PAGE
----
Invasive species are everywhere - probably even in your backyard! You can be an invasive species superhero by staying up-to-date on what plant species are not native to the area you live in. That way when you see them, you can help the ecosystem by removing them! Make sure to either burn the invasive plant matter or toss it out to prevent further spread.


Earlier this week, we discussed how corals live in a mutualistic relationship with zooxanthellae, the algae that live inside of them. The zooxanthellae convert the energy from sunlight into nutrients for the coral, and in return, the coral provides protection. But how do coral acquire these tiny algaes? It depends on if the coral reproduces sexually or asexually!

In sexually reproducing corals, zooxanthellae can be acquired in two different ways: DIRECT or INDIRECT TRANSFER. In direct transfer, the mother coral polyp releases its eggs with zooxanthellae already inside, either being fertilized outside the mother coral or developing as a larva within it. These eggs do not start with the zooxanthellae in them though, they acquire them through a process known as phagocytosis: the eggs essentially envelop the algae. In indirect transfer, coral has to absorb its zooxanthellae from its environment! The amount of free-swimming zooxanthellae over a reef is relatively low, but they sometimes show a preference for newly settled coral!

Fun fact, corals can also obtain zooxanthellae indirectly through ingesting fecal matter from animals that have eaten coral or other things that contain the algae, such as jellyfish and sea anemones!

RESEARCH: Interactions between corals and their symbiotic algae. Muller-Parker, G. et al. 2015.


Despite being such an important ecological cornerstone, there’s still so much we don’t know about coral. You can support groups that are doing research in coral recovery, like the Coral Restoration Foundation, or monitoring programs like Reef Check Foundation!

On a personal level, your own choices can impact coral as well! Certain sunscreens can be bad for corals, and as it accumulates in tissues, it can induce bleaching and damage the polyp's DNA. Look at the ingredients on the back to see if it contains natural ingredients such as zinc oxide or titanium dioxide, which are “reef-safe.” However, try and avoid some of the following chemicals: Oxybenzone, Octinoxate, Octocrylene, Parabens, and exfoliating beads. Local brands that are zinc-based like Little Hands Hawai‘i or All Good are always a good bet.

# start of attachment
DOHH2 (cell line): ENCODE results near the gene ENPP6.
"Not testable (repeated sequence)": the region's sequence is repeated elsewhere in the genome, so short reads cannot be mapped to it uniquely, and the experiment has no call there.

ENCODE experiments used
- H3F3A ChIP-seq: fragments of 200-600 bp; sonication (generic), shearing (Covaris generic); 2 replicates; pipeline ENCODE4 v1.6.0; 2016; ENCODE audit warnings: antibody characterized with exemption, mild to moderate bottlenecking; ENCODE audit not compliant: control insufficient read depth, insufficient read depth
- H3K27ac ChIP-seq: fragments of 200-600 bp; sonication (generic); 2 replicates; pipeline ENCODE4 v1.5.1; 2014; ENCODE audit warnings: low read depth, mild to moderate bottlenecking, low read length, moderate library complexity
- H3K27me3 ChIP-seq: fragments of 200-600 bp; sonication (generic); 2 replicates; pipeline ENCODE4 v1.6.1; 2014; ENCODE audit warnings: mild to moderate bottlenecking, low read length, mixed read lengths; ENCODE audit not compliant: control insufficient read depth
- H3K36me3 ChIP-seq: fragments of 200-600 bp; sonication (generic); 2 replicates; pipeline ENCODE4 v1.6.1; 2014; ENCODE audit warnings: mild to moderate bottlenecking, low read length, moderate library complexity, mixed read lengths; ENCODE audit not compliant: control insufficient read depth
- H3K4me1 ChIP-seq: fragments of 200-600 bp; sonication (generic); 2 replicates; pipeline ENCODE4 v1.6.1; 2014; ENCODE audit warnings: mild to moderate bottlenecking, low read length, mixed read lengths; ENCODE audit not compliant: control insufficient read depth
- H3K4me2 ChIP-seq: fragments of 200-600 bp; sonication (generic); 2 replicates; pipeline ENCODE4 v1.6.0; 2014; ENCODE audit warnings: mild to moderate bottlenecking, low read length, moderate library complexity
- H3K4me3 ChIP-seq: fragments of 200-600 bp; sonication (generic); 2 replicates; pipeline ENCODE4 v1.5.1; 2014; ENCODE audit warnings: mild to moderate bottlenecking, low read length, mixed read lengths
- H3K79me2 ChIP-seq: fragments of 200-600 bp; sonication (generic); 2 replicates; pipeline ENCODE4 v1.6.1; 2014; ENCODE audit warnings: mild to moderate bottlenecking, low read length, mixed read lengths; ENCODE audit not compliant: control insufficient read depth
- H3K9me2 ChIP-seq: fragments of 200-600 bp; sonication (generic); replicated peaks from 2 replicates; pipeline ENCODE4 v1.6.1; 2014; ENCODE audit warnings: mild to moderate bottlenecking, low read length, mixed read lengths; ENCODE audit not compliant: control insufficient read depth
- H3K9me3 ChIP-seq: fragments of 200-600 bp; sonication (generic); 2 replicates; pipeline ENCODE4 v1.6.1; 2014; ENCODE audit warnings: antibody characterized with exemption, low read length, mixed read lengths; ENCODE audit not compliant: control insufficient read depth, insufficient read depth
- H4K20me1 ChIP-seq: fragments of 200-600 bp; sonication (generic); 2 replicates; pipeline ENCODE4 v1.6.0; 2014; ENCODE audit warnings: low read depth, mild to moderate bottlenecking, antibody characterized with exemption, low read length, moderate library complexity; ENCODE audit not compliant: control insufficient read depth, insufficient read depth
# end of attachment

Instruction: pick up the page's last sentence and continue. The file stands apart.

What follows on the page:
Just remember, make sure to check those labels! Many sunscreen brands nowadays are removing the oxybenzone from their sunscreen and declaring it “reef-safe” while still using chemicals like avobenzone, which are still harmful to corals. Just because a company puts a sticker on a bottle that says it’s safe for reefs unfortunately doesn’t mean it is, so always turn it over to check the ingredients list before buying.


This study looked at how crown-of-thorns starfish will be affected by rising ocean temperatures. Scientists exposed the starfish to four thermal treatments: 26 °C (control, annual average), 28 °C (summer average), 30 °C (summer maximum) and 32 °C (2100 predicted summer max), and found that starfish movement and metabolic rate increased at the two middle temperatures. It was only at the highest temperature that the starfish began to be negatively affected. This most likely means that the starfish outbreaks will get worse as the climate crisis continues, further damaging coral reef recovery, before the starfish themselves are harmed.

Crown-of-thorns seastar near a coral.
Justin Gilligan (@justingilligan)


In the same way you can remove invasive plant species, invasive animals can be removed too! In Australia, volunteers are currently diving to cull (which means to kill or remove) crown-of-thorns starfish. You can volunteer in your area to help with invasive species removal too! This includes monitoring, reporting, and prevention. Stay up-to-date on invasive species in your area by visiting the USDA website!